How to Break the Cycle of Bullying:
Power Dynamics and Resilience in Children
Parenting and working with children in any capacity has its triggers. In addition to being incredibly rewarding, it is emotional, often exhausting, and inevitably frustrating. During these moments, we lose the ability to problem solve. We forget that this little person (as button-pushy as they may be acting), needs something. Because it’s widely acceptable and can be easy in the moment, this is when we tend to exert power, lord over a child and declare emphatically,
“…because I said so.”
This makes us bullies. Often our education system centers around intimidation and a power dynamic that creates subtle ways of bullying. Children who are stressed in school, who have unseen learning needs and/or social/ emotional challenges might lash out and recapitulate the very dynamic that is set up for us. Even the structure of school can create a feeling of powerlessness. Studies repeatedly link a feeling of powerlessness with bullying behavior in children.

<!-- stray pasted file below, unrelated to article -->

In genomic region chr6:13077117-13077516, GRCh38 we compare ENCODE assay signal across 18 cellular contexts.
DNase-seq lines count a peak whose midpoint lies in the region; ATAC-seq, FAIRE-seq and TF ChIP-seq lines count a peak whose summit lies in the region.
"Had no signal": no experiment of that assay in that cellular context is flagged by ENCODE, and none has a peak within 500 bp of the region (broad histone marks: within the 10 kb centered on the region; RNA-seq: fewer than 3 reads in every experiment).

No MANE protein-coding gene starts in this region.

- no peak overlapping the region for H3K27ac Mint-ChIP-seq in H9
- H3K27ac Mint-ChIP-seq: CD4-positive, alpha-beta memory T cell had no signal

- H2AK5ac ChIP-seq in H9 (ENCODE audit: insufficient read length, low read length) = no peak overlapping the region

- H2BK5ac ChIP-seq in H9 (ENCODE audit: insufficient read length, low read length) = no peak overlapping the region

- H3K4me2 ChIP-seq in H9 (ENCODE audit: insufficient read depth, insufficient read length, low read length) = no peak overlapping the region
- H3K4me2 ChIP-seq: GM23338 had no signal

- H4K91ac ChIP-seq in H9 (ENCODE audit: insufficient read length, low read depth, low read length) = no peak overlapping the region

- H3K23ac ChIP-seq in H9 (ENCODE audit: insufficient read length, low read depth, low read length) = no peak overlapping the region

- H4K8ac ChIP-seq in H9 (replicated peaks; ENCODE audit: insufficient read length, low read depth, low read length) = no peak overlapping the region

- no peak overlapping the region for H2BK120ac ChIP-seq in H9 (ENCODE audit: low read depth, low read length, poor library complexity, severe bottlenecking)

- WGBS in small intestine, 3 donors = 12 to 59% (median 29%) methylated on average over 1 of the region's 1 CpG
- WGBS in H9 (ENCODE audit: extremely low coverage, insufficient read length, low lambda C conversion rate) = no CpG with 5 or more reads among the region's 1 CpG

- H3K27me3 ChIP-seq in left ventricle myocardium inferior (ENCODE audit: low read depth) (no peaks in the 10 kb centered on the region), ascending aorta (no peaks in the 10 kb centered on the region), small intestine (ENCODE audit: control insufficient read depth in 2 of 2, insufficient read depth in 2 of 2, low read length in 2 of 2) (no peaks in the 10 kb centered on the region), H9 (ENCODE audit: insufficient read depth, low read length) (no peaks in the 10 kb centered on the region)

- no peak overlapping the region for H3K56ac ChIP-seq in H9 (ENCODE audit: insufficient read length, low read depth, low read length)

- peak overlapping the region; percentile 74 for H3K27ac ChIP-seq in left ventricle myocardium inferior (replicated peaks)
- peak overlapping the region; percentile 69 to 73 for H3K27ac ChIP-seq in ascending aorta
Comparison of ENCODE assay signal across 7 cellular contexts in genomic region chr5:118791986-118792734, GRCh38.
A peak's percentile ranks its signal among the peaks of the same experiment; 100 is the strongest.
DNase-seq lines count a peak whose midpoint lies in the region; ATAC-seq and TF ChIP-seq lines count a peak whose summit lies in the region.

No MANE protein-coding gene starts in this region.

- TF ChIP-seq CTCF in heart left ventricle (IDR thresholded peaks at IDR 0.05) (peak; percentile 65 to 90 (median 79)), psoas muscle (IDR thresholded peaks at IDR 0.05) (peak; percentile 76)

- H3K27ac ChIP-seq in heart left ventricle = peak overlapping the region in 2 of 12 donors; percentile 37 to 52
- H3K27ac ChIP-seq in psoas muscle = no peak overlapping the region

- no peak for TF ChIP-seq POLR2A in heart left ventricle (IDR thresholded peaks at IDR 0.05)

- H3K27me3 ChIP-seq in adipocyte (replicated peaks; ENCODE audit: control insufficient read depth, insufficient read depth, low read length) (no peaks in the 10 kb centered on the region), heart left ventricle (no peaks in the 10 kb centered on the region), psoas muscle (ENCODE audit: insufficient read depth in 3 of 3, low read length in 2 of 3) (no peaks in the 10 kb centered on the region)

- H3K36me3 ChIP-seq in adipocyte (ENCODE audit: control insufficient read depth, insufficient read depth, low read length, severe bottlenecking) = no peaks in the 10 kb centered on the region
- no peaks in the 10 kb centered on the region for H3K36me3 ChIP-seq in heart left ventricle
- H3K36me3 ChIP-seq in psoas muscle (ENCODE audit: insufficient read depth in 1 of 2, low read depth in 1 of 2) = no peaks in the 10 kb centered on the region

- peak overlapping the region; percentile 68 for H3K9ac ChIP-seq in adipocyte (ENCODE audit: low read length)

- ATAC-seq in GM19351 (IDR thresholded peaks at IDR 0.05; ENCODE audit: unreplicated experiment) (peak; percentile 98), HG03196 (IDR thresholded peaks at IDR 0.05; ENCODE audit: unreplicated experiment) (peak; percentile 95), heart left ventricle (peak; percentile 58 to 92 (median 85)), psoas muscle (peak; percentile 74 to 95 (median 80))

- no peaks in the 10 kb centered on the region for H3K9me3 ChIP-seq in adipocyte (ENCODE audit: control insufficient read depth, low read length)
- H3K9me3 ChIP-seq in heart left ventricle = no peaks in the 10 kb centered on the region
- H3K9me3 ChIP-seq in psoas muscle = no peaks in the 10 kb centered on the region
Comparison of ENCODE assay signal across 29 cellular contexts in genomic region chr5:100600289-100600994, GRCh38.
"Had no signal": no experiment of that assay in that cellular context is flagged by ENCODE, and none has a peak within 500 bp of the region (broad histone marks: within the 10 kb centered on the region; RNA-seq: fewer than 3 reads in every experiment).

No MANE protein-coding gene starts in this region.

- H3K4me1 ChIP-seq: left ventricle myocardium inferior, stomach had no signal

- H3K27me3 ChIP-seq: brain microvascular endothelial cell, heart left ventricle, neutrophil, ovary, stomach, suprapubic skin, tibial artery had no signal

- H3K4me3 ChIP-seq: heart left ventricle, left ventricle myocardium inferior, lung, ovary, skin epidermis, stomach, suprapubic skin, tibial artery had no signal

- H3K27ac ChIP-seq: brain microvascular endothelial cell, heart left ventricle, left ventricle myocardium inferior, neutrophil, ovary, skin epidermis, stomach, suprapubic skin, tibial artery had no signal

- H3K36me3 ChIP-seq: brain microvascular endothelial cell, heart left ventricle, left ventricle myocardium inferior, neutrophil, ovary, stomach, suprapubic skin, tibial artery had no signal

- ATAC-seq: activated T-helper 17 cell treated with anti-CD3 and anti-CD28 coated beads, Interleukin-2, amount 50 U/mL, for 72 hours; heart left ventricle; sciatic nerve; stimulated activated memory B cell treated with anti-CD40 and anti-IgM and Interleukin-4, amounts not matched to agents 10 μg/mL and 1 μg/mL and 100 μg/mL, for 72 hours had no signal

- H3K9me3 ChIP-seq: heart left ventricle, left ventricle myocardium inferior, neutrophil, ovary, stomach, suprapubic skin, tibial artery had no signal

In his article, “On Punishment for Bullying — and Punishment as Bullying”, Alfie Kohn speaks directly to the power differential in schools that we often rely on to create consequences for children. The same can be applied to the home.
“ …it quickly becomes clear that the problem with school policy isn’t just that punishing bullies inevitably backfires. Rather, punishment in general is likely a hidden contributor to bullying, both because of what it models and because of its effects on the students who are punished.” (Kohn)
So what do we do?
We can optimize experiences that develop resiliency in our children.
Building resilience means strengthening one's ability to effectively cope, adjust, or recover from stress or adversity (https://www.melissainstitute.org/documents/facts_resilience.pdf).